Almost one year of Kalydeco

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Decided it was time for a summary post about my new health on Kalydeco.

I have been on Kalydeco for 11 months through the Named Patient Program, a program where Vertex supply Kalydeco to those who are very unwell. Kalydeco is the first medication that treats the underlying cause of Cystic Fibrosis in patients with the G551D mutation.

Before Kalydeco my lung function was 41% and very unstable. I was in hospital every 3-4 months. I was on medications that treated the CF symptoms; these were becoming less effective as I grew older.

For the last 11 months my FEV1 has been stable at approx 70%. This is amazingly stable compared to before; for 20 years my lung function has varied up to 20% from month to
month, now I am stable for the first time in my life. This is my highest in 3 years.

I have stayed out of hospital for 11 months, which is a 20 year record (I am currently on IVs for mostly prophylactic reasons, I will post about this soon). Before Kalydeco I had over 60 hospital admissions, equalling 3 years of my life.

Every aspect of my health has improved with Kalydeco, I have gained 6kg, I can run up stairs, I can sleep without coughing and I’m attending uni more often. My sweat test results have improved from 102 to 40. This is much lower than the point (60) associated with the CF diagnosis.

Previously I did not plan further ahead than 5 years. At the age of 28, with a life expectancy of 37, I knew transplant was edging closer. Thanks to Kalydeco I now don’t have to plan around hospital and CF, instead I can plan to have a family, a career and to grow old with my lungs.

I hope that Kalydeco can become available to everyone around the world who may benefit as soon as possible. Kalydeco is not approved in Australia yet; we are trying to speed up the reimbursement process and would appreciate your support on facebook and twitter.

Pre Post Kalydeco

Images from Dec 2011 and May 2013. Inflammation and scarring appear white, this has improved significantly on my second xray.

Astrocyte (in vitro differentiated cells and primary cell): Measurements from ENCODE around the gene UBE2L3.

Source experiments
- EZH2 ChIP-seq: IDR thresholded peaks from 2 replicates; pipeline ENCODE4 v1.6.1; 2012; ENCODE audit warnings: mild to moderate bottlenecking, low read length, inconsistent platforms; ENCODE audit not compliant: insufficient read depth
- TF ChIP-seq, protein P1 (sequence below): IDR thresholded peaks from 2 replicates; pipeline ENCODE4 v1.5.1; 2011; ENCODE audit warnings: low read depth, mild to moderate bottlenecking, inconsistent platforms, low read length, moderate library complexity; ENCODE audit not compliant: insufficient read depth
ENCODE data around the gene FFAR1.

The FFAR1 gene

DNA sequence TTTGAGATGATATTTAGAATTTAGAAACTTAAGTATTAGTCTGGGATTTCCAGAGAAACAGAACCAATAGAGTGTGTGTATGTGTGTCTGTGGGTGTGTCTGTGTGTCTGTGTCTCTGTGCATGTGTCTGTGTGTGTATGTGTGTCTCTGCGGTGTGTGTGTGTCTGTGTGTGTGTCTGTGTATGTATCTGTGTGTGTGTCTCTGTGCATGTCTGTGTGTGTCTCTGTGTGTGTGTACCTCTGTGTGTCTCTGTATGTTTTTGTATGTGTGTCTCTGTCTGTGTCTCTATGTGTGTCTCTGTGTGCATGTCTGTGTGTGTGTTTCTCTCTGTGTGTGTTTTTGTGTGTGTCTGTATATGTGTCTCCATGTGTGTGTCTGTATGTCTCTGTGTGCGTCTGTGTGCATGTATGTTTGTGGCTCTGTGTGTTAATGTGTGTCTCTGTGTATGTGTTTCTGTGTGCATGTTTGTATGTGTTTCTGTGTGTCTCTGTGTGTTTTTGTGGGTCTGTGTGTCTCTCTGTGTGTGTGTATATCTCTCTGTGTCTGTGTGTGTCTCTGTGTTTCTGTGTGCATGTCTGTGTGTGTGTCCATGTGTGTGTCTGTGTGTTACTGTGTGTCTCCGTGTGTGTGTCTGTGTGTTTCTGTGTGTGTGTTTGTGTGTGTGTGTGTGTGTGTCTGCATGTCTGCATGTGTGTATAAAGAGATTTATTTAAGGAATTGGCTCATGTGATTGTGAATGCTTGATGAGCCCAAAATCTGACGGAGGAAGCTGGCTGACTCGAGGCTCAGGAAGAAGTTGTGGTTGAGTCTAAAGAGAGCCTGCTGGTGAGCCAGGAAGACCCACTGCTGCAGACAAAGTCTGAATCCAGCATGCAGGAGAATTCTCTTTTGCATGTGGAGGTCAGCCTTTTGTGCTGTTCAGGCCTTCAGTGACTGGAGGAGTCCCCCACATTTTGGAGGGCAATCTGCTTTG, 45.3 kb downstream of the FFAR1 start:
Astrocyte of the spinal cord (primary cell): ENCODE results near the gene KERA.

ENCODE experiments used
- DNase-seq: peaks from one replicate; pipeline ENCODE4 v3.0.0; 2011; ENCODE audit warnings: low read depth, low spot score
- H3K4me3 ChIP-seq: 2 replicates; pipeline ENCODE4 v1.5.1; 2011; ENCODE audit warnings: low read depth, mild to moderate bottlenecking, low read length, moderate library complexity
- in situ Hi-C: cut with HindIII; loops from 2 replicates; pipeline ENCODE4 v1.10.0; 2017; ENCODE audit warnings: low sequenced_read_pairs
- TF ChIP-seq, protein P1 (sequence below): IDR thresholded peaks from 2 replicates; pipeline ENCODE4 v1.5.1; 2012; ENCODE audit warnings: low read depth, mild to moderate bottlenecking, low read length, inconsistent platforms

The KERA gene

2 thoughts on “Almost one year of Kalydeco

    John Last Senior said:
    August 24, 2013 at 8:33 am

    Genevieve, this news is excellent! I’ve been following your blog only recently and I have finally, at almost 87 years of age, withdrawn completely from my lifelong engagement with epidemiology and clinical medicine. Unlike my brother Peter, I don’t think I carry the CF gene, because I don’t have the characteristic immunity to the common cold; I will be seeing the hotshot geneticists in our medical school soon and having the relevant genetic tests, because two of my grandsons have steady long-term partners and one of these is keen to start a family. I’ll let you know the results in due course. Love and best wishes, John Last

    John M Last, OC, MD
    Emeritus professor of epidemiology
    University of Ottawa
    Residence: 11A/300 Queen Elizabeth Dr
    Ottawa, ON K1S 3M6 CANADA
    Tel: 613-233-4859 (personal) (work)

    Kevin F said:
    June 20, 2014 at 9:44 am


    I came across your blog while in the midst of my non-stop frantic research that I’ve been doing what seems to be every waking minute I have lately. My 6 week old son was diagnosed with CF when he was 10 days old. If you can use the word “fortunately”, he inherited a G551 gene from me that I was unknowingly carrying. He also received a D508 from his mother. From the day he was diagnosed, all the doctors have been telling us how lucky we are for him to have the G551 because of Kalydeco and how this will give him some semblance of normalcy in his life as he grows up. Reading your posts about your health before and after Kalydeco has given me some hope. I have a good friend who lost one brother at 17 and another at 30 to CF, and that was all I really knew of the condition prior to any of this. I just wanted to thank you for your blog, for being an inspiration, and want to wish you continued good health and success with your treatments. Thank you again.

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